Wonderful Warnapura waves his wand
|Malinda Warnapura swings one to the fence during the first day of the first test match between the West Indies and Sri Lanka in Georgetown, yesterday. AFP
South paw Malinda Warnapura, playing only in his third Test match for Sri Lanka, scored a brilliant hundred to see them taking the first step towards their maiden Test win on West Indian soil at the Providence, Stadium, Guyana today.
At tea Warnapura was unbeaten on 114 along with his senior partner Kumar Sangakkara who was not out on 23.
Sri Lanka elected to bat first after skipper Mahela Jayawardena had called that crucial toss right on a placid wicket that promised to get slower as the match progressed. However, the visitors’ new-look opening pair – Warnapura and Michael Vandort — batted themselves in initially and grew more adventurous as the game progressed.
Of the two openers, it was Warnapura who was the more aggressive. He continued his good nick from the warm-up match where he scored two undefeated knocks of 132 and 58 against the West Indies select Xl.
After he hit a streaky drive over the slip cordon off paceman Jerome Taylor in the opening overs, the young opener seemed to grow in confidence and saw Sri Lanka to 85 for no loss at lunch while taking his score to 53 -- his second half century in his Test career. In the mid-session after lunch Sri Lanka lost their first wicket when Taylor – by far the most impressive out of the West Indian bowlers -- trapped Vandort with a full-length ball that dipped into the six-footer soon after he had completed his half century. By then the Lankan openers had put on an opening stand of 130 runs.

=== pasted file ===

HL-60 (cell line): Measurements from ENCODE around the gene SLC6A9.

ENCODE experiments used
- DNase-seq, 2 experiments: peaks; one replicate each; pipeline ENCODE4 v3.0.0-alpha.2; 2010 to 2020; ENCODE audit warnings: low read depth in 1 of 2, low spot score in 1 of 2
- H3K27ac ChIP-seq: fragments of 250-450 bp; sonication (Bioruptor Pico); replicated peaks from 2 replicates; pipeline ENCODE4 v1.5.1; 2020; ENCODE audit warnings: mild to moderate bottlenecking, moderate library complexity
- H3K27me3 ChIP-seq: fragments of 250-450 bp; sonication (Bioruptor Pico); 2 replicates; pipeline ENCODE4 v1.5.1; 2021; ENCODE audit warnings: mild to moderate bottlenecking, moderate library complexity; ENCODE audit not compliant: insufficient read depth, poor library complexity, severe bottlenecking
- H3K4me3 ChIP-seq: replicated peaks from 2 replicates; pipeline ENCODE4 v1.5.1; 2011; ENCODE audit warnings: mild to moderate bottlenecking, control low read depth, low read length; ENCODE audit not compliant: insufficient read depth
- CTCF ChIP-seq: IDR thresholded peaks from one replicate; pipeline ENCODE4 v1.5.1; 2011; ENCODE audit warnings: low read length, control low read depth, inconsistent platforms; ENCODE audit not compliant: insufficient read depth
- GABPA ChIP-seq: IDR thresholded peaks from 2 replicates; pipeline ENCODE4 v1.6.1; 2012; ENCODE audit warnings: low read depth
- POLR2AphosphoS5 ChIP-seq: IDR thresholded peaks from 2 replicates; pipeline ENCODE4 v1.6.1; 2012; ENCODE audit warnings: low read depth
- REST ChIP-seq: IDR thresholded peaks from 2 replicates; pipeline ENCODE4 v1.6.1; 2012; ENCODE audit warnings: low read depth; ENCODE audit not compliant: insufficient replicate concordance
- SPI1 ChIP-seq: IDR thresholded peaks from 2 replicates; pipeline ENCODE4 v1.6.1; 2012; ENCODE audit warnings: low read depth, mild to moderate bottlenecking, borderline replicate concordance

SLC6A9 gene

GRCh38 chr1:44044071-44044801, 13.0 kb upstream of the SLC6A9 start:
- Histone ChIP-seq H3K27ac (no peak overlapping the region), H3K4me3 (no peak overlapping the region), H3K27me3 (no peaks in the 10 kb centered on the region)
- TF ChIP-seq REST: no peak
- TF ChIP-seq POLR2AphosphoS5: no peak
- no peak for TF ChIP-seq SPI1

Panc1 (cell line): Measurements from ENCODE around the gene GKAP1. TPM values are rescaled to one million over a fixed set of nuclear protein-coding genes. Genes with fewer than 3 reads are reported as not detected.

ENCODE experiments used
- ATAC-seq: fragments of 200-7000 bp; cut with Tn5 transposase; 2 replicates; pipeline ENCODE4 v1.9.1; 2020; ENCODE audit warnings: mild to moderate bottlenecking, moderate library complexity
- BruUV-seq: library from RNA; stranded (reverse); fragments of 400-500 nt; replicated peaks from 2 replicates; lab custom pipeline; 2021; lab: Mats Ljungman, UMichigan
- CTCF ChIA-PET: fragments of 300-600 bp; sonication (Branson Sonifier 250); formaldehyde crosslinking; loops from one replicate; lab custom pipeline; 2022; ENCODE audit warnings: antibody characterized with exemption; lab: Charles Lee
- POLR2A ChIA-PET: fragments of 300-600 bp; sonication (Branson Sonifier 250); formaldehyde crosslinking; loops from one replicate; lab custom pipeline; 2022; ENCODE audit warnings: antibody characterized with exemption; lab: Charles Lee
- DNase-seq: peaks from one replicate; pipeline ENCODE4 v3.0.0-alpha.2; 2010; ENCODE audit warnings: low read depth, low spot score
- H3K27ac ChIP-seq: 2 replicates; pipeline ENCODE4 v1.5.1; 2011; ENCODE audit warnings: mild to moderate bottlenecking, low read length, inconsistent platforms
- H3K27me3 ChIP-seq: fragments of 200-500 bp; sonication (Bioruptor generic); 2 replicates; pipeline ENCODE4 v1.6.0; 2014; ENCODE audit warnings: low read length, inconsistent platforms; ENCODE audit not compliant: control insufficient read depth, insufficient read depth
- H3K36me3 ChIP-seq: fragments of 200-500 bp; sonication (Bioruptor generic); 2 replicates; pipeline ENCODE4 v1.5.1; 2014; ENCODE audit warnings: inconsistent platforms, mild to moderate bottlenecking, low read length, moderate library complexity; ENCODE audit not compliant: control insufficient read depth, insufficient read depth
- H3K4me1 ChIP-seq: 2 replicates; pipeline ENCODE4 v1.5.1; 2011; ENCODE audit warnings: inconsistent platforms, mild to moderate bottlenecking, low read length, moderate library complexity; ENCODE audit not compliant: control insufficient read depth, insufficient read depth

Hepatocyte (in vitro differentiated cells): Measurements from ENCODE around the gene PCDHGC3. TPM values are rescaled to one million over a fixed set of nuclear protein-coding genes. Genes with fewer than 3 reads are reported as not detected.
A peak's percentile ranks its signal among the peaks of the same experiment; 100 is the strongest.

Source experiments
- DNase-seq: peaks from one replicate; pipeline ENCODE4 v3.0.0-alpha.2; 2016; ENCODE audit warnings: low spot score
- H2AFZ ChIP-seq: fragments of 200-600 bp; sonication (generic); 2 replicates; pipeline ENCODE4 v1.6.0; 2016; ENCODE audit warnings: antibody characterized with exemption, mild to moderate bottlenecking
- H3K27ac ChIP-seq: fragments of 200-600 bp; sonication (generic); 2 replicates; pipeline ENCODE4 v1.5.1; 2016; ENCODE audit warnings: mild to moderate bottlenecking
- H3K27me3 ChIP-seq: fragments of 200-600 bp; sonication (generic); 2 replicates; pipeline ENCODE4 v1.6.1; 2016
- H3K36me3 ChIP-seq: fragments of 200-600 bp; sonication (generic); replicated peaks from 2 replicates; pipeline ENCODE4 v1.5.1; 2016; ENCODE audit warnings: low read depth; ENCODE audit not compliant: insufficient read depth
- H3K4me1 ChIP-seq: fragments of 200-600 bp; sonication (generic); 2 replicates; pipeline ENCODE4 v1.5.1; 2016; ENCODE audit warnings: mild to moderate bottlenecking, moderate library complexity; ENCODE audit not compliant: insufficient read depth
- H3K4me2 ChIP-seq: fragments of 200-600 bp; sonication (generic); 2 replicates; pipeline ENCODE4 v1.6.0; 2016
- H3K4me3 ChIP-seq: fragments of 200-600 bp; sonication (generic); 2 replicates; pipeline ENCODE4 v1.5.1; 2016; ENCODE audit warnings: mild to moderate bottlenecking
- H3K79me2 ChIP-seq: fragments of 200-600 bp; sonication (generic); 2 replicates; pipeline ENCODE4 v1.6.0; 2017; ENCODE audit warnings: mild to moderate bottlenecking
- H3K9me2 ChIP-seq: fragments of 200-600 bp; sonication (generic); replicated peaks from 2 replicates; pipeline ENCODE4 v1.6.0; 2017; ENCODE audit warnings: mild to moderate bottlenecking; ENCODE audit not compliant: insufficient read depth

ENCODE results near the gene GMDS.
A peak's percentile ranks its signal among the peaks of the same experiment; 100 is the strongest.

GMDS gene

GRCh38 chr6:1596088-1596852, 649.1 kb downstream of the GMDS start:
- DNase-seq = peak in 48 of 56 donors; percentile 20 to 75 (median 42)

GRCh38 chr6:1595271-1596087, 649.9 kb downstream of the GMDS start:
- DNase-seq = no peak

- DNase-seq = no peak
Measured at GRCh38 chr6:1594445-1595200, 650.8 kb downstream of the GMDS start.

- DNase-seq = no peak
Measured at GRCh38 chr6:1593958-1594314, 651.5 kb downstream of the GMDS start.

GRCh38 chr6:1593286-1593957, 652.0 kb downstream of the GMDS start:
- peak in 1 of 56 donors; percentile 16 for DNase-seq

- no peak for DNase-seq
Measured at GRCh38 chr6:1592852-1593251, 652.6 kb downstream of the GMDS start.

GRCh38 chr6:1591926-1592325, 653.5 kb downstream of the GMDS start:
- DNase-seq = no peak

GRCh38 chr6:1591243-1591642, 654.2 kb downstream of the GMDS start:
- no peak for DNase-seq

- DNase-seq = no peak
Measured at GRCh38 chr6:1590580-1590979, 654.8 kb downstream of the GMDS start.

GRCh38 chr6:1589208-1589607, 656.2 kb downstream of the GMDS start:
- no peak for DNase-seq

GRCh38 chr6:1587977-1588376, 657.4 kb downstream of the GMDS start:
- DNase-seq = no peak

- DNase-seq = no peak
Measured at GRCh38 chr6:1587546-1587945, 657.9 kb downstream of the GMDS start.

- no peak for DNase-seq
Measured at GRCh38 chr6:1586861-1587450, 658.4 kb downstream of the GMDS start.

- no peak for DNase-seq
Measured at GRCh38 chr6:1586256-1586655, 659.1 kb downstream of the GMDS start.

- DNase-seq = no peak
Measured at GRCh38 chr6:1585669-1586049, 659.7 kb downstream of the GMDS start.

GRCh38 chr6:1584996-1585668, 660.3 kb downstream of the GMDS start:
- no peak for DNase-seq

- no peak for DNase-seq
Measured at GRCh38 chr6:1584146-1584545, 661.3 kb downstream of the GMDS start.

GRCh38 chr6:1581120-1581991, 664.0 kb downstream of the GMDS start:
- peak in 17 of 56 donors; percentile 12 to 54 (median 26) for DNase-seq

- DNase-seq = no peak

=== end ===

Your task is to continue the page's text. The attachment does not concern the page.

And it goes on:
Vandort’s departure saw Warnapura joining Sri Lanka’s vice captain Kumar Sangakkara at the crease. Sangakkara’s presence seemed to have infused more confidence in the youngster, but, at 95 had a reprieve when Dwanyne Bravo dropped him at slips off the bowling of West Indian captain Chris Gayle.
However, at the tea break he was not out on 114 after facing 214 balls with thirteen hits to the fence while Vandort’s half century contained eight fours.